Deep in the rugged mountains of Utah, a band of mercenaries lies in wait. The target: Matt Knight. Their orders come from a dangerous enemy from the former agent’s past, one who is bent on destroying everything Matt holds dear. While struggling to protect his son and the other Scouts, Matt is horrified to learn the full extent of the plan: his wife and baby have been taken too. Now the agent-turned-family-man must draw on his years of combat training in an explosive battle to save those he loves— or die trying.
An Uncommon Blue by R. C. Hancock
In Télesphore, the glowing color of a person’s palm determines their place in society, and touching hands with another mixes the colors permanently. When sixteen-year-old Bruno accidentally kills a royal soldier, he goes from favored to fugitive. Now Bruno’s only chance at survival is to become someone else. That means a haircut, a change of wardrobe, and most important, getting rid of his once cherished Blue. Now he’s visiting parts of town he never knew existed, and making friends with people he would’ve crossed the street to avoid only weeks ago. At the last minute, Bruno’s parents arrange a deal to clear his name and get his life back. All Bruno has to do is abandon those in the Red slums that look to him as a leader and let an innocent Green boy die in his place.
The Dragons of Alsace Farm by Laurie Lewis (2 copies)
The granting of a favor lands loner Noah Carter on ramshackle Alsace Farm, owned by Agnes Deveraux Keller, a French WWII survivor with dementia. The unique friendship that develops between the unlikely pair is threatened when Agnes’s estranged granddaughter, Tayte, arrives save her grandmother, even if it requires her to betray the secret Agnes has guarded for seventy years.
The issue strains the fragile trust between Tayte and Noah, who now realizes Tayte is hiding her own secrets. Her own dragons. Ill-equipped to help either woman, he remembers Agnes’s example of courage and love. In order to save Agnes, the student must now become the teacher, helping Tayte heal—for Agnes’s sake, and for his.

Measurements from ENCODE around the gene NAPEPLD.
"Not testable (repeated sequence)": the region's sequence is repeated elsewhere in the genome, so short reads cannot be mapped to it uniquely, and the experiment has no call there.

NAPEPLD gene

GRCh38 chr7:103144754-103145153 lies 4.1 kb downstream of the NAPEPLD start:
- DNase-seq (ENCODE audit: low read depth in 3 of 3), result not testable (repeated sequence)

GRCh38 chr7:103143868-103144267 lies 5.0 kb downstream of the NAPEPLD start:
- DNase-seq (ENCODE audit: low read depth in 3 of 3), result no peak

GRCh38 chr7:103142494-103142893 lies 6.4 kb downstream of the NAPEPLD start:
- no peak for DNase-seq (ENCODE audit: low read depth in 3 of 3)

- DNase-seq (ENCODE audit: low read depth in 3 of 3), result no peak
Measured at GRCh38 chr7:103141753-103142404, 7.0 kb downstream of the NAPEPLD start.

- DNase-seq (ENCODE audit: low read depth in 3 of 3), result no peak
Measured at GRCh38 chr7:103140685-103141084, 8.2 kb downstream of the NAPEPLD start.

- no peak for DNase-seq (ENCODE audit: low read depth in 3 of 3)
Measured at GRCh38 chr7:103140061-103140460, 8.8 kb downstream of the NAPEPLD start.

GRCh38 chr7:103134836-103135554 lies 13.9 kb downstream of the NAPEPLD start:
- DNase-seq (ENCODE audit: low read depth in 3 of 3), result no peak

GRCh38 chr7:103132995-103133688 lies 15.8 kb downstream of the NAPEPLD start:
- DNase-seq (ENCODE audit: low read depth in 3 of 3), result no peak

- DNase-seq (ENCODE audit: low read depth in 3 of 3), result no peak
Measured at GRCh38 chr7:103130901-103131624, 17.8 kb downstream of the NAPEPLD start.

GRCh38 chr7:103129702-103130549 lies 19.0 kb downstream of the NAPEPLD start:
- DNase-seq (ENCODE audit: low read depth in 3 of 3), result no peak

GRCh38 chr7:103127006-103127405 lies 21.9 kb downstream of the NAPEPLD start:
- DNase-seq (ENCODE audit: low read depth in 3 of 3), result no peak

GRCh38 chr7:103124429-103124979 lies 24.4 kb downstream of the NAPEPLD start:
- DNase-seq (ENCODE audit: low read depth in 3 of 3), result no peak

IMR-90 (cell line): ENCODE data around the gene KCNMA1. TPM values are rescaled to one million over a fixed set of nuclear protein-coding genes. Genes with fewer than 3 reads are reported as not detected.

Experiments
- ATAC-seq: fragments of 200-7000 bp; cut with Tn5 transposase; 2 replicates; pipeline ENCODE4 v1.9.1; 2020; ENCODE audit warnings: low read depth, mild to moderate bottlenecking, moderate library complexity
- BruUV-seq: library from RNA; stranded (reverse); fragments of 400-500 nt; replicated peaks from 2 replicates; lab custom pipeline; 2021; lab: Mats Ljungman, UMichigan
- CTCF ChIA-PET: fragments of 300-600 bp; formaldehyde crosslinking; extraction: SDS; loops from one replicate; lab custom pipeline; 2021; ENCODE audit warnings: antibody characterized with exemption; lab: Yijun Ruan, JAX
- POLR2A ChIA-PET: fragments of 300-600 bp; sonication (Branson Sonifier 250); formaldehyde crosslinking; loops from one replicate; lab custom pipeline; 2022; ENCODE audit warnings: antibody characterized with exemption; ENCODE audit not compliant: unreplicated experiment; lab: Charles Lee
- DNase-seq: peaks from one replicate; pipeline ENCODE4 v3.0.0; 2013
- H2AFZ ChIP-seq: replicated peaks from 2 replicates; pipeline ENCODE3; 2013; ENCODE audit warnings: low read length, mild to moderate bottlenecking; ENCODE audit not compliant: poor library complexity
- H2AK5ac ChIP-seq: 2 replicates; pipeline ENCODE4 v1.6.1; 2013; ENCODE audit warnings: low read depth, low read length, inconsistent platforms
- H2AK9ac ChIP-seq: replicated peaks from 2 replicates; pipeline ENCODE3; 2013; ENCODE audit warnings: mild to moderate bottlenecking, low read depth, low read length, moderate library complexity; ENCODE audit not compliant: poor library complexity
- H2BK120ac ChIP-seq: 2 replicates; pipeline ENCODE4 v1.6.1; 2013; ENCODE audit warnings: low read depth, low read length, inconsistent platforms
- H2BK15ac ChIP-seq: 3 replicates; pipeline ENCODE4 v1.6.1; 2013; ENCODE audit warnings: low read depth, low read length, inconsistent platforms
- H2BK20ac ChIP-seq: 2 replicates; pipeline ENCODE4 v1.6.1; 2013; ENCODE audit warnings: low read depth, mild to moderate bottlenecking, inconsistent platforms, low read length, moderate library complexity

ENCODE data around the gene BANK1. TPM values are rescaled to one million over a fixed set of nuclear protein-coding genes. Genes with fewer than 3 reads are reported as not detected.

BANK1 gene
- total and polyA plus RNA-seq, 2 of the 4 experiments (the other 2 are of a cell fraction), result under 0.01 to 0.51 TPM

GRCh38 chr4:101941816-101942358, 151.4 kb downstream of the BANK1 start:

Emerald Bound by Teresa Richards (1 copy)
Maggie Rhodes, high school junior and semi-reformed stalker, learns the tale’s true roots after a spying attempt goes awry and her best friend Kate ends up as the victim of an ancient curse. At the center of the curse lies an enchanted emerald that has been residing quietly in a museum for the past fifty years. Admirers of the gem have no idea that it feeds on life. Or that it’s found its next victim in Kate.
Enter Lindy, a school acquaintance who knows more than she’s letting on, and Garon, a handsome stranger claiming he knows how to help, and Maggie is left wondering who to trust and how to save her best friend before it’s too late.
If only Maggie knew her connection to the fairy tale was rooted far deeper than an endangered best friend.
Detriment by Christoff Orr (5 copies)
All it takes is one moment, one event for evil to take hold and change a nation. When America’s power grid was knocked out, all was lost. No longer the land of the free, but the land of the oppressed and ruled. Follow the brave men and women who fought back, who risked everything in order to reclaim what mattered most, Freedom. The Lost Nation Series is a compelling story of survival and sacrifice. A story, though fiction, that is based on a very real possibility. What would you do, if your own country turned against you? How would you survive? Are you prepared? Are you willing to fight, to save a Nation lost in itself?